Science Decides That Even a Teensy Bit of Exercise Is Good for YouS

Even science can get a little frivolous over the holidays. We can be frustrated all the live long day that science hasn't yet given us a mech warrior army, amusement parks built around Saturn's rings, or cats with opposable thumbs, but frustration alone won't spur scientific innovation, especially this close to the holiday break. No, all science really has the stomach for right now is yet another study about how exercise is good for you, even if it doesn't burn off the massive amount of holiday calories you'll no doubt ingest during the next few weeks.

So, exercise is good for you. After much debate, it is becoming clear that moving around is better for your organism than not moving around. For instance, you wouldn't want to eat a Nutella ham sandwich and then just sit around; you'd want to move. Almost immediately after swallowing your last bite, in fact. You could wrestle a pet or move furniture around — anything, really, even if you don't work up enough of a sweat to incinerate all traces of the sandwich from your body.

These are the findings (more or less) of a new study about holiday gluttony published today in The Journal of Physiology. Researchers had 26 young, healthy, virile, bronco-like men drastically reduce the vigor with which they went about their daily activities. Half the group was also told to exercise daily on a treadmill for 45 minutes. At the same time, these men were all asked to overeat, the more slothful group by a mere 50 percent and the treadmillers by 75 percent.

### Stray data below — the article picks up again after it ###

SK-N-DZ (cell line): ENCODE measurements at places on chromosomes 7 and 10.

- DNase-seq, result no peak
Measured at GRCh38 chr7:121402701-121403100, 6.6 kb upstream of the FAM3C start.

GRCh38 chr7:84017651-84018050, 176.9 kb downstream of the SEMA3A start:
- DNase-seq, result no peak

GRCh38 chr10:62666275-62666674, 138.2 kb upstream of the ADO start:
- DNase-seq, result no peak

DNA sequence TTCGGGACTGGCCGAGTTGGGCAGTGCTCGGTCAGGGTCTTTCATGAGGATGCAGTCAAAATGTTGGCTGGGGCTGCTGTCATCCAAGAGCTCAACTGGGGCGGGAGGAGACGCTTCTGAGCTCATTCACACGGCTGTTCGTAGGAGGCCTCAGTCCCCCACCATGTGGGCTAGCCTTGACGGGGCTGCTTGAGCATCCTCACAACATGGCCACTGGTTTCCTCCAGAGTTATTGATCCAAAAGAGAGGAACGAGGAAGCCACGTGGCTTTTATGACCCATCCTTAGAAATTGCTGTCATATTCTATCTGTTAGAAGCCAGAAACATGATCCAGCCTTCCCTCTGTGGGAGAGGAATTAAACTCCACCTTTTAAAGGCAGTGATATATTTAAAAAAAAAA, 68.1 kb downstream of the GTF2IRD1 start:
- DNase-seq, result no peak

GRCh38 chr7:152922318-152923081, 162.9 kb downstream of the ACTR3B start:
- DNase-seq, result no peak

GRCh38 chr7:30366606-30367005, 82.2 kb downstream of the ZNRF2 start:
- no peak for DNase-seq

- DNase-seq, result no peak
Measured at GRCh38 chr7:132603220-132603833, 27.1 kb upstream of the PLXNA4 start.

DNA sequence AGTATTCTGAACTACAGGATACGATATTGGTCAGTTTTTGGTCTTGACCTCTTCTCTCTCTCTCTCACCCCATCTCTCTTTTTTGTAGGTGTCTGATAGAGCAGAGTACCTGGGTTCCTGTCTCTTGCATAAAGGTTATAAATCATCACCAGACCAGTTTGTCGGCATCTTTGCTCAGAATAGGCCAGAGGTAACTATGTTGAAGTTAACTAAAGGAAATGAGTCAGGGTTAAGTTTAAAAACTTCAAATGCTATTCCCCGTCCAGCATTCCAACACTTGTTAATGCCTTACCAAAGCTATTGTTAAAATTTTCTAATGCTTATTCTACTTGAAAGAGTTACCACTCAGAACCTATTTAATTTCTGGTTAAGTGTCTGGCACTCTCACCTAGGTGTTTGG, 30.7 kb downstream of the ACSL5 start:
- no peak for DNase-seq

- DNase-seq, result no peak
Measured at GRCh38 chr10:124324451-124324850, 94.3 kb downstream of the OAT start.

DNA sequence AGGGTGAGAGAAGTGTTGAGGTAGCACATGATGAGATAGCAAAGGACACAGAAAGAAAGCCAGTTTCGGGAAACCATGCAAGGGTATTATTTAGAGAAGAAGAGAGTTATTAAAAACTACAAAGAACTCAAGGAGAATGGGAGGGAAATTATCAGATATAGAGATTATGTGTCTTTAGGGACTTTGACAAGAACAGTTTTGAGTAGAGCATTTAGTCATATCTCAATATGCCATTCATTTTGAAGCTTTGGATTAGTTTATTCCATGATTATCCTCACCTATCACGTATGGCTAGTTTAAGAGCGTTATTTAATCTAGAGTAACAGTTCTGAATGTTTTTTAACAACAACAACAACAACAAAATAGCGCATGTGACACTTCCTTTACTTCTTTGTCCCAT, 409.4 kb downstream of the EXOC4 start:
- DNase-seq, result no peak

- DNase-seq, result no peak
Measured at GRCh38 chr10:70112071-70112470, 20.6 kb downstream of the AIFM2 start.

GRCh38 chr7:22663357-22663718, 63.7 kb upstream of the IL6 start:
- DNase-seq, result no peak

Even though everyone's net energy surplus was the same (both groups had taken in waaaaaaay more calories than they burned), the non-exercising group

showed a significant and unhealthy decline in their blood sugar control, and their fat cells were overexpressing genes linked to unhealthy metabolic changes and were under-expressing genes involved in well-functioning metabolism.

Blood and insulin samples taken from those lads able to perform a wee bit of exercise (the study was British), however, showed a "less undesirable gene expression."


One of the study's researchers, James Betts, explained that the results suggest that weight gain and weight loss aren't explained in simple caloric formulas. Exercise has lots of swell health benefits even if it isn't vigorous enough to burn off all the calories a person takes in, say, during the holidays, when most of the Western world falls into a pattern of indiscriminate consumption.

Image via Getty